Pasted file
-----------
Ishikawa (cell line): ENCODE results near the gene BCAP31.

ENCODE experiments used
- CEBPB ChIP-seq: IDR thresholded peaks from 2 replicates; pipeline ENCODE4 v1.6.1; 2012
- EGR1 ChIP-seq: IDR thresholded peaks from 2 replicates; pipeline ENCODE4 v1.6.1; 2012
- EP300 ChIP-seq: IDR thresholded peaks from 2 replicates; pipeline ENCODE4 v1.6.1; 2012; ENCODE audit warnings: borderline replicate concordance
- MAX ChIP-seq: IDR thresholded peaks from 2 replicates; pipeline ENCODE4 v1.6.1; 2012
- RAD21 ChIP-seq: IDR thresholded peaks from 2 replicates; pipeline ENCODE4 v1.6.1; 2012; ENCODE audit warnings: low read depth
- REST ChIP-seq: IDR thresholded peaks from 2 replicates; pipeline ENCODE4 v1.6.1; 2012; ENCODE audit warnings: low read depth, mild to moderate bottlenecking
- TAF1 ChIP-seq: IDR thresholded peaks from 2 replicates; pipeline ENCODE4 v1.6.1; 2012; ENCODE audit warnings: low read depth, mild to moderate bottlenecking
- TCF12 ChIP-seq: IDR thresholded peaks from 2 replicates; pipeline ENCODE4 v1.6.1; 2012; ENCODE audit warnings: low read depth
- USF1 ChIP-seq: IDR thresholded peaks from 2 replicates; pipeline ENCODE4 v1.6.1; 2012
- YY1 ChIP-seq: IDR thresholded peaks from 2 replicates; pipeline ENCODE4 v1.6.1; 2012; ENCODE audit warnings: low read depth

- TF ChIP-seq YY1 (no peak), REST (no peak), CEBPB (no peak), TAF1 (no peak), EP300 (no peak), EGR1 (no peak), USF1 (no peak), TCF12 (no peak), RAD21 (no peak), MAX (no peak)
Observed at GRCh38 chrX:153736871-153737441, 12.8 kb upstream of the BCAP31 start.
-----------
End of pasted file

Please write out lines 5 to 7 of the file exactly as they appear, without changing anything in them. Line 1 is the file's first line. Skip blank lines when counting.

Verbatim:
- EP300 ChIP-seq: IDR thresholded peaks from 2 replicates; pipeline ENCODE4 v1.6.1; 2012; ENCODE audit warnings: borderline replicate concordance
- MAX ChIP-seq: IDR thresholded peaks from 2 replicates; pipeline ENCODE4 v1.6.1; 2012
- RAD21 ChIP-seq: IDR thresholded peaks from 2 replicates; pipeline ENCODE4 v1.6.1; 2012; ENCODE audit warnings: low read depth